Mr Barnier said a 585-page draft withdrawal agreement published on Wednesday represented a “crucial step in concluding these negotiations”.
His comments came after UK Prime Minister Theresa May said her cabinet had backed the draft agreement.
Mr Barnier will met EU Council head Donald Tusk on Friday morning.
He will formally tell him a landmark in the negotiations has been passed.
Mr Barnier then heads to Strasbourg to brief the European Parliament whose agreement will ultimately be needed to get Brexit approved before the UK leaves the EU next March.
The leaders of the other 27 EU nations will also need to approve the deal.
Meanwhile, Mrs May faces a battle to get the completed deal through the UK Parliament, despite winning the backing of her cabinet.
What did Barnier say was in the document?
The draft withdrawal agreement covers so-called “divorce” issues as the UK prepares to leave the EU in March 2019. It includes a “financial settlement” from the UK, thought to be about £39bn (€45bn; $50bn).
Speaking at a press briefing in Brussels, Mr Barnier addressed one of the major concerns of the divorce, the Irish “hard border” issue.
He said that to avoid the need for physical checks on goods or infrastructure at the border between Northern Ireland and the Republic of Ireland, the EU would work with the UK to agree a trade deal. However if talks fail, the so-called “backstop” measure would be used.
Both sides have resolved to ensure the backstop is not necessary by coming up with alternative arrangements.
“If we are not ready by 2020, we can extend the provision so we have more time, and if we are still not there with the future agreement after this, the backstop agreement would kick in,” he said.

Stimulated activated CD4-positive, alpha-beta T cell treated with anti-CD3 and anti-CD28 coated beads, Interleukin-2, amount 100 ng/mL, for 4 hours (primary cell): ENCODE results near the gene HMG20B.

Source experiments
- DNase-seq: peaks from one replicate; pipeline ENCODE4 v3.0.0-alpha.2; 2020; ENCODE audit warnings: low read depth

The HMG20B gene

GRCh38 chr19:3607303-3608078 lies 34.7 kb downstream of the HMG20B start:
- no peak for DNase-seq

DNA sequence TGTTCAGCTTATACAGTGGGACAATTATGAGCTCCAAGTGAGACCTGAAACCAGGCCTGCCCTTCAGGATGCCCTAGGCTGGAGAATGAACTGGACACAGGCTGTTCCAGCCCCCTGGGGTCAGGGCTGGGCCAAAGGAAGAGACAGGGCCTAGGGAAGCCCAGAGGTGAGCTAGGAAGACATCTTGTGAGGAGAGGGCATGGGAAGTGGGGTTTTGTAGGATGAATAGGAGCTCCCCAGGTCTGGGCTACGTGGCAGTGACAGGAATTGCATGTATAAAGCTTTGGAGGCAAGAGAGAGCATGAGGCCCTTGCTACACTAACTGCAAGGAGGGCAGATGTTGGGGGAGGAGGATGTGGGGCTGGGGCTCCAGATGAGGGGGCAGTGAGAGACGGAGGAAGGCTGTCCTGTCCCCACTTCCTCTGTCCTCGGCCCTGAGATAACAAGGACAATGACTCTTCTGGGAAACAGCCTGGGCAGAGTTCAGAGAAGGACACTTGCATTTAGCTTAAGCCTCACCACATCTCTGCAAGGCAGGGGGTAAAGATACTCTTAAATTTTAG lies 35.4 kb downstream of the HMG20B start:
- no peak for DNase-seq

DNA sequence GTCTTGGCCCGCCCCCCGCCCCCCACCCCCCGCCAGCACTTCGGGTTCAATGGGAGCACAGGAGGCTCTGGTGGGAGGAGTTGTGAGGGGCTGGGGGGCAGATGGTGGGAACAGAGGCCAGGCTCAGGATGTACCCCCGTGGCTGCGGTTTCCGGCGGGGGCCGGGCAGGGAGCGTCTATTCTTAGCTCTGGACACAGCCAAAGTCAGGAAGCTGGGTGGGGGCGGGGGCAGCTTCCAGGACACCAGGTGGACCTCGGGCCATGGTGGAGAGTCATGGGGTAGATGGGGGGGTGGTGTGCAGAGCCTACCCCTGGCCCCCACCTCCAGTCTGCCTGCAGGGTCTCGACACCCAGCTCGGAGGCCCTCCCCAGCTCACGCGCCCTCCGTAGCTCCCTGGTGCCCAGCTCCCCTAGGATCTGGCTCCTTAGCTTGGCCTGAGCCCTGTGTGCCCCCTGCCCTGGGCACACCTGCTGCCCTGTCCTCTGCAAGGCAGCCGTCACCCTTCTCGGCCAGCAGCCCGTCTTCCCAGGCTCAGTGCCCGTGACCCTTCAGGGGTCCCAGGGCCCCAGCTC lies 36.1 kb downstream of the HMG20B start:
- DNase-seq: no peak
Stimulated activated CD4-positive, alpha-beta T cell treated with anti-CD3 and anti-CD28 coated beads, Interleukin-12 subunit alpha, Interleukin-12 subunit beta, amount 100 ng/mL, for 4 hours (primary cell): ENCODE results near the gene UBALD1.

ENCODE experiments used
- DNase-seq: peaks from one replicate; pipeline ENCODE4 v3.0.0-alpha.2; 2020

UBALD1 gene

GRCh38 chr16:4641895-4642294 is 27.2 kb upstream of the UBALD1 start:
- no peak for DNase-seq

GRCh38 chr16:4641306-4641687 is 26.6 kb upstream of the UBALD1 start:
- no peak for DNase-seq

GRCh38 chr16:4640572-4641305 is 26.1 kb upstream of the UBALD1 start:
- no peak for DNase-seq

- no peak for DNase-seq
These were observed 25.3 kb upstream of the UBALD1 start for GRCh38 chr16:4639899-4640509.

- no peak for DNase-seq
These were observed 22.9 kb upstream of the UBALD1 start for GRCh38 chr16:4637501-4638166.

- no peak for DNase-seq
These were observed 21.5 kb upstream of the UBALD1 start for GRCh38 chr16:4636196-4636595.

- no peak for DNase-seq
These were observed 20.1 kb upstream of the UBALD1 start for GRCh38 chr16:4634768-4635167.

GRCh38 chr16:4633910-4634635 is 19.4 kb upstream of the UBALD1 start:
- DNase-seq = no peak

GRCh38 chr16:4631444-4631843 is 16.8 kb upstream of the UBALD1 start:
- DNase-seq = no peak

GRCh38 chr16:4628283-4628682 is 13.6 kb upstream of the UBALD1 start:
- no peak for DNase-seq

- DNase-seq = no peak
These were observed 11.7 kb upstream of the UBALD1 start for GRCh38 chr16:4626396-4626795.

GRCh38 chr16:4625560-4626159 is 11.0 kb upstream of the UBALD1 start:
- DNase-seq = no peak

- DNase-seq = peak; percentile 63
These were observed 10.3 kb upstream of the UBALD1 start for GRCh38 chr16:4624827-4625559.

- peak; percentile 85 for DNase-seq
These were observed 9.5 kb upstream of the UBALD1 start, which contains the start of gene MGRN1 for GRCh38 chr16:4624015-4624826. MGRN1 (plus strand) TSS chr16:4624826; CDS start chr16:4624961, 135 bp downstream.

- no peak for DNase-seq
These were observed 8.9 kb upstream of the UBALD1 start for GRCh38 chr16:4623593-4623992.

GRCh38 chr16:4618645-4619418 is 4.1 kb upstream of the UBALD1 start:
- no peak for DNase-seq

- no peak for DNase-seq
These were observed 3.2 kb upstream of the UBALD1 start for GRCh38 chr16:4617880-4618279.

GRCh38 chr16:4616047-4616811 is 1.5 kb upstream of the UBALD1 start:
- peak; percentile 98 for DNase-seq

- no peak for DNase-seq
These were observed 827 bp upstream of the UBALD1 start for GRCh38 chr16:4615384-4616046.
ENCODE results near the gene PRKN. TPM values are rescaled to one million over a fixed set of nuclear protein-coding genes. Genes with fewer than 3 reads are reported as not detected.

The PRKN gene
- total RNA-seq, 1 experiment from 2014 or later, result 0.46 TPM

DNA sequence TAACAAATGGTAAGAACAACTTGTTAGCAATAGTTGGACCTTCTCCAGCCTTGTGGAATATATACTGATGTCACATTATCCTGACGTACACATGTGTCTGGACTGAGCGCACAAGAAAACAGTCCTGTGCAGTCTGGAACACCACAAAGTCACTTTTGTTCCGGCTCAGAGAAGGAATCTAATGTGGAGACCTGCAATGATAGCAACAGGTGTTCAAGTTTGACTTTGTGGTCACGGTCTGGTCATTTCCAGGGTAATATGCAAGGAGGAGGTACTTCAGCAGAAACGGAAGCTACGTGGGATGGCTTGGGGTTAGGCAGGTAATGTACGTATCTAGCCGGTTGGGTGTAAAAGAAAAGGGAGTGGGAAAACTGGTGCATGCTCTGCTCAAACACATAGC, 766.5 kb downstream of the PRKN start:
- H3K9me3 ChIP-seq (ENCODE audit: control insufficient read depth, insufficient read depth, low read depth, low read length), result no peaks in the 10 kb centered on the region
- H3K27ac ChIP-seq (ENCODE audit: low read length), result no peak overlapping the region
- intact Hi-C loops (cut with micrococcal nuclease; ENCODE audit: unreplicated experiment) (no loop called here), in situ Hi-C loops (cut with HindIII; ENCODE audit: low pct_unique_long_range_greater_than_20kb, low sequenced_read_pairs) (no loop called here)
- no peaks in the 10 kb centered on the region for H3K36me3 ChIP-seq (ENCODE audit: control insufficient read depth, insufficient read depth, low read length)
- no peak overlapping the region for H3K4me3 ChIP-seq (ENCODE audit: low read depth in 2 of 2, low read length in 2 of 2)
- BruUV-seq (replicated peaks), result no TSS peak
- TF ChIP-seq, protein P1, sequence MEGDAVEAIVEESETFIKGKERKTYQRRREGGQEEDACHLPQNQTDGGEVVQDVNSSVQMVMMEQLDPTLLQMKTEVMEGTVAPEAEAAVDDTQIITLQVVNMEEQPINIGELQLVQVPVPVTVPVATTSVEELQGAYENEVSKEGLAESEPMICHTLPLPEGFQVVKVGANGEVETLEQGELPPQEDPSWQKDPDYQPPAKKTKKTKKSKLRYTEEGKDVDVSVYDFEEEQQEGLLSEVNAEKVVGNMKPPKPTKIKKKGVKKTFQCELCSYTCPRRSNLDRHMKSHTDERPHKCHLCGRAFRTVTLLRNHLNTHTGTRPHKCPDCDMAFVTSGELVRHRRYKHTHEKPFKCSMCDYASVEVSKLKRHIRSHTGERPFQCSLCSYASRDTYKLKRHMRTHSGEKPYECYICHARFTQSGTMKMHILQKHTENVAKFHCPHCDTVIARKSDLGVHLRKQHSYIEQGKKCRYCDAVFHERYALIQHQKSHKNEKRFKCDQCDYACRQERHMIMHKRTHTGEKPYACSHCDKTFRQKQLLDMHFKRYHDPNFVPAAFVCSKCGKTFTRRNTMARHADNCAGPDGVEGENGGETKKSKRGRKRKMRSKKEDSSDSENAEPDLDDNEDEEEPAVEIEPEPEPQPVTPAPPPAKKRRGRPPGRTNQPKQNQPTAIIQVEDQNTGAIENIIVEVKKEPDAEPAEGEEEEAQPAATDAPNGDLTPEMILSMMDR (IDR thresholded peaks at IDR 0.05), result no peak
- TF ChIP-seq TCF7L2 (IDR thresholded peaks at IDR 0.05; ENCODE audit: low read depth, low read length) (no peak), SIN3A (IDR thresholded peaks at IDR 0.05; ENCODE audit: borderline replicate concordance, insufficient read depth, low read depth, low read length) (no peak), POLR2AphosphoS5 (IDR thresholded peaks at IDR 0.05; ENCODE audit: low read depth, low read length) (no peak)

“There will be a UK-wide single customs territory which Northern Ireland will remain in, and Northern Ireland will remain aligned to the rules of a single market essential for avoiding a border including on agriculture policy.”
The draft withdrawal agreement states that a transition period to help smooth the path to the UK and EU’s future permanent relationship, which was previously set at 21 months, may be extended by mutual consent.
Mr Barnier said that any extension would by a one-off, “by a limited period and by joint agreement”.
He said the draft deal delivers “legal certainty” on the consequences of the UK’s divorce from the European Union.
There are also special protocols in place for Gibraltar and Cyprus to enable people there “to continue to live as they do today”, he added.
Mr Barnier made the point that while this agreement represented progress, there was “still work to be done”.
How have other European leaders reacted?
The European Parliament’s Brexit chief Guy Verhofstadt welcomed the news, saying that the agreement would provide “protection of citizens rights and the avoidance of a hard Irish border”.
“While I hope one day the UK will return, in the meantime this agreement will make Brexit possible, while maintaining a close relationship,” Mr Verhofstadt said in a statement.
European Commission President Jean-Claude Juncker tweeted to say he had recommended a summit take place with the EU and the UK following Mrs May’s announcement that her cabinet had backed the deal.
I have just sent a letter to @eucopresident recommending to the #EUCO #Article50 to find that decisive progress has been made in the negotiations on the orderly withdrawal of the United Kingdom from the European Union. #Brexit pic.twitter.com/7twf2adwkO
— Jean-Claude Juncker (@JunckerEU) November 14, 2018
Finland’s Prime Minister Juha Sipila tweeted to say that while Wednesday’s developments were important, “decisions on both sides are still needed for a final agreement”.
Austrian Chancellor Sebastian Kurz said he was “very pleased”, adding: “The result is a good one.”
Donald Tusk, the president of the EU Council and the man who will decide when to hold a summit to sign the Brexit agreement, is due to address reporters alongside Mr Barnier on Thursday morning, his office said.